In Chapter 7, the bankruptcy court will issue the discharge at the end of the time period for creditors or other interested parties to file an objection to the discharge or to the bankruptcy petition, usually about three to four months after the initial filing of the bankruptcy petition. Occasionally the discharge is delayed past that time frame. In individual Chapter 11 bankruptcies and in Chapter 13 bankruptcies, the court will grant discharge upon satisfaction of the repayment plan, which generally lasts anywhere between three and five years.
The court may decline to issue a discharge in any case where the debtor fails to take the required credit counseling and financial management courses. Also, prior filings may impact whether or not a discharge order is entered. Otherwise, provided the debtor meets the requirements of the type of bankruptcy they are pursuing and provided no objections have been filed, the court will typically automatically issue the discharge at the conclusion of the bankruptcy proceeding.
Bankruptcy Discharged: Now What?
If the bankruptcy court orders a discharge in your case, a copy of the discharge order will be sent to you by the court to you and to all your creditors. This notifies creditors that all eligible debts have been discharged and that no further collection efforts should be made on those debts. If a creditor tries to collect on or communicate with you regarding a discharged debt, the creditor can be subjected to sanctions by the bankruptcy court for contempt of the discharge order.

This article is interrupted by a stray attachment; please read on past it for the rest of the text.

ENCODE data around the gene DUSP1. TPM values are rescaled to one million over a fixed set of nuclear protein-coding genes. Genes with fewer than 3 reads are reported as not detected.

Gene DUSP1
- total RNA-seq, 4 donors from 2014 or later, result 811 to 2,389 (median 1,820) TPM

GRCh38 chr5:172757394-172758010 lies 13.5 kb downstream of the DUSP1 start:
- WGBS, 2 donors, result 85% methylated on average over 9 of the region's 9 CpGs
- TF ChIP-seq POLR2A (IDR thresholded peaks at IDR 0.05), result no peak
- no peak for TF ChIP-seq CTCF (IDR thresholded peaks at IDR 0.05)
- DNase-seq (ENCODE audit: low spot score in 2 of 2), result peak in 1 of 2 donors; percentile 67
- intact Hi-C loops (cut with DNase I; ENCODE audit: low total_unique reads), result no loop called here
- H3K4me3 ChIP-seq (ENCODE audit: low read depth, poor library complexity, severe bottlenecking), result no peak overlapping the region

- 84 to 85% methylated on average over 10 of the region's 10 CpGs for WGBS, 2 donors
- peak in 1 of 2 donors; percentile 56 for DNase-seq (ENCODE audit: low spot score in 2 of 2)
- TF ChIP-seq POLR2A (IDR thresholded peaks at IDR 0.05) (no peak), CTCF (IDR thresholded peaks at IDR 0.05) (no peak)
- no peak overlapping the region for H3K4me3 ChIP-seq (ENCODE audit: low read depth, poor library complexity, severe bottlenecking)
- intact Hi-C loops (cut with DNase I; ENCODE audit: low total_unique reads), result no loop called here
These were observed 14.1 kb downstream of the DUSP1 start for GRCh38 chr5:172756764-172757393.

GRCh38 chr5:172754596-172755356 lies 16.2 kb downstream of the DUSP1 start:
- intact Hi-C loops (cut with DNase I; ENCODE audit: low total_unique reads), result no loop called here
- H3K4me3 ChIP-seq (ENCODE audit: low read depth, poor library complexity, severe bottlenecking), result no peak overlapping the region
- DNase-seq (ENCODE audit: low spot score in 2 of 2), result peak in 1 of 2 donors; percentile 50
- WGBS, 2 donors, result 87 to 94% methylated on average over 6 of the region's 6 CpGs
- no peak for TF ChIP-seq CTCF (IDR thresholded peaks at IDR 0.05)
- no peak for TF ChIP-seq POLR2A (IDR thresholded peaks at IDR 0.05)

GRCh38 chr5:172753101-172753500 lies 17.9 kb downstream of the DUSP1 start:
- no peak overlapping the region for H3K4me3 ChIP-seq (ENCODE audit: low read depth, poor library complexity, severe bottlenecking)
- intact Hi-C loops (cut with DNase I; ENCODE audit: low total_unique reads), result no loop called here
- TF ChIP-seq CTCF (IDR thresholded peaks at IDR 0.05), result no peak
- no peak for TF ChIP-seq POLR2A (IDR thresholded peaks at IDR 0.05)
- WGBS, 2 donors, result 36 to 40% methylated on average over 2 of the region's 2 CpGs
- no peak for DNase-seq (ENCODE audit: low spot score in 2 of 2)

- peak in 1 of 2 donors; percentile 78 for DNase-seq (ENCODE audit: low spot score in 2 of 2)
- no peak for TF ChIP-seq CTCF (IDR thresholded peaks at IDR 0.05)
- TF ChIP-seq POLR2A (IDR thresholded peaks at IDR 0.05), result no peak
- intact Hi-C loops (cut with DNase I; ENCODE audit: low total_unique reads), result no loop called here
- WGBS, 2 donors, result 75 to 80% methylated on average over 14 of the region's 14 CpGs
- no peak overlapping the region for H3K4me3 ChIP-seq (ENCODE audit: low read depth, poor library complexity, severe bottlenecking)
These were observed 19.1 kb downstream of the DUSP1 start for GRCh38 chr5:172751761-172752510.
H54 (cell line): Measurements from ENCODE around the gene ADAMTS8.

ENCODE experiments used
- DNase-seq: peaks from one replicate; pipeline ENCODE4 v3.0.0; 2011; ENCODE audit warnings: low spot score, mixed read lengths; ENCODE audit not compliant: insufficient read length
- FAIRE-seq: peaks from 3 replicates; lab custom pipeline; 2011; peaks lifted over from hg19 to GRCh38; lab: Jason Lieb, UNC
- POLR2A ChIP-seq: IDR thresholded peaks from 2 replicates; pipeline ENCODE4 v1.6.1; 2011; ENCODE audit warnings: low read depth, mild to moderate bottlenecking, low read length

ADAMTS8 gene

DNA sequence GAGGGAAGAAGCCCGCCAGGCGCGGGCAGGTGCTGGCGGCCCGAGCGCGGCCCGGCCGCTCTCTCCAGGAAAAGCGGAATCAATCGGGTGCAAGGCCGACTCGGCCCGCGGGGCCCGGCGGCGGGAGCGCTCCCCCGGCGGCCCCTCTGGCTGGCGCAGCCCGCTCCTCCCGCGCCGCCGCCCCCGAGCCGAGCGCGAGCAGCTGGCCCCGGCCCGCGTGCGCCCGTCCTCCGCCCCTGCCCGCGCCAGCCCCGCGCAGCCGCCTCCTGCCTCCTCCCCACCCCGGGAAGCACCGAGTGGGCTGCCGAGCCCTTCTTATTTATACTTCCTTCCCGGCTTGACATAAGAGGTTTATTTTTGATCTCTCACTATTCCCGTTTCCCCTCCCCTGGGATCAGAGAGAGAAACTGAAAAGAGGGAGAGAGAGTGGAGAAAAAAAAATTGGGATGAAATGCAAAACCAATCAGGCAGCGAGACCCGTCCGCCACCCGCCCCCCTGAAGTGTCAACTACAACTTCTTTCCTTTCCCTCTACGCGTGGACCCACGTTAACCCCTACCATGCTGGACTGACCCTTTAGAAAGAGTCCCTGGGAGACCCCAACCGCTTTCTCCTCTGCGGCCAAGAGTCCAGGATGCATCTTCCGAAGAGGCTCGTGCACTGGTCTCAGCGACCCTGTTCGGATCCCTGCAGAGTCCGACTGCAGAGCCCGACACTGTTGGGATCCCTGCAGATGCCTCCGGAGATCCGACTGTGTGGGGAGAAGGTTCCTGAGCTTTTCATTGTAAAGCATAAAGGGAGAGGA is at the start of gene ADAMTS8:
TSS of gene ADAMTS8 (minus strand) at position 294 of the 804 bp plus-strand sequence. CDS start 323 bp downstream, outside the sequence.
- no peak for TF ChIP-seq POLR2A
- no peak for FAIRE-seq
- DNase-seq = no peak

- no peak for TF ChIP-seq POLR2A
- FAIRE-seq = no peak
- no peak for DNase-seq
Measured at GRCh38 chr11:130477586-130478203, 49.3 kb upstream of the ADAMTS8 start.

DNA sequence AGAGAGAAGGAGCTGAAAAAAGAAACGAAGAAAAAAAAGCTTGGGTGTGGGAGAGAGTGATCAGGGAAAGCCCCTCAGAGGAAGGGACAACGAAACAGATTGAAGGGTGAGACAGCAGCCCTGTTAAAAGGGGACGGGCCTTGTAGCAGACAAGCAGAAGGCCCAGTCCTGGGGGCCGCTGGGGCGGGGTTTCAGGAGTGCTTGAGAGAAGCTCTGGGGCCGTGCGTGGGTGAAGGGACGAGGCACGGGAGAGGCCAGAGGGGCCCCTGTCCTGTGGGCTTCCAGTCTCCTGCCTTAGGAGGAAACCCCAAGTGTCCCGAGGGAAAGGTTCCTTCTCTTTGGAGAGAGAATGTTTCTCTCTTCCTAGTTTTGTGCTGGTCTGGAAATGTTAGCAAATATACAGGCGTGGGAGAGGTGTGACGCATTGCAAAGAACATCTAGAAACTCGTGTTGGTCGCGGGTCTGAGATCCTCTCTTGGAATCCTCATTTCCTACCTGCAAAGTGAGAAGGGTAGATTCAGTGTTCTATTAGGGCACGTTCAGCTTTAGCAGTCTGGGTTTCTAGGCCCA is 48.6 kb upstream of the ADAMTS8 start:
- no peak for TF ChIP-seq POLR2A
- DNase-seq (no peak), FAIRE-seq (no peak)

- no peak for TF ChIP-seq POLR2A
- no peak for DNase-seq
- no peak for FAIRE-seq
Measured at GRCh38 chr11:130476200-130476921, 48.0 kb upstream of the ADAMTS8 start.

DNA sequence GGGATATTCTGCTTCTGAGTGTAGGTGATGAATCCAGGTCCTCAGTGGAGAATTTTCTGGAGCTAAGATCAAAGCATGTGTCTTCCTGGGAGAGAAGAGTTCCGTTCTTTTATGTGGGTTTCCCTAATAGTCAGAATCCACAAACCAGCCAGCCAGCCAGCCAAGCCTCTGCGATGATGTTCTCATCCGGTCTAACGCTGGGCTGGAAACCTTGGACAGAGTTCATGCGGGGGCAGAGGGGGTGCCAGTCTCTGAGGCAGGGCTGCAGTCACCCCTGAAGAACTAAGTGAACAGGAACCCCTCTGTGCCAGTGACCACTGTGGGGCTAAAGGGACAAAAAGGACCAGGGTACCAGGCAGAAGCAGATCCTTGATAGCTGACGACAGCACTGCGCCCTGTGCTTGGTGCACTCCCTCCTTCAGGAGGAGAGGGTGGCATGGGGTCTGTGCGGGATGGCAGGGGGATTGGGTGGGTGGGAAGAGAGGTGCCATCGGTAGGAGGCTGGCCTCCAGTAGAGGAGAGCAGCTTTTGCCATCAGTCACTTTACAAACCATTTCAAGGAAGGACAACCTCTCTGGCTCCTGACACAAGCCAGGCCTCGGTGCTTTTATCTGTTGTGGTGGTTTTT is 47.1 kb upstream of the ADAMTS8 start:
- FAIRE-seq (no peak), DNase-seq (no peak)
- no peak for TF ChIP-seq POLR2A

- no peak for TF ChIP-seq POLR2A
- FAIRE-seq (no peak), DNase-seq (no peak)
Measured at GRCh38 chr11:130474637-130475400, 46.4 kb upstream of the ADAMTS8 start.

The debts that can be discharged vary depending on the chapter of bankruptcy. A debtor remains responsible for paying any non-discharged debts. However, a debtor no longer has any legal obligation for discharged debts. A debtor may voluntarily choose to pay discharged debts even though they cannot be legally enforced.
Under limited circumstances, the bankruptcy trustee, a creditor, or the U.S. Bankruptcy Administrator seek to revoke a debtor’s discharge. This usually occurs when a debtor has fraudulently filed for bankruptcy and obtained the discharge, failed to disclose material information such as assets, or committed other misconduct listed in the Bankruptcy Code.
If you are facing the prospect of bankruptcy or have already filed a petition and have questions about bankruptcy dismissals and discharges, contact the experienced North Carolina bankruptcy lawyers at Sasser Law Firm today for a free case evaluation to learn more about your legal rights and options.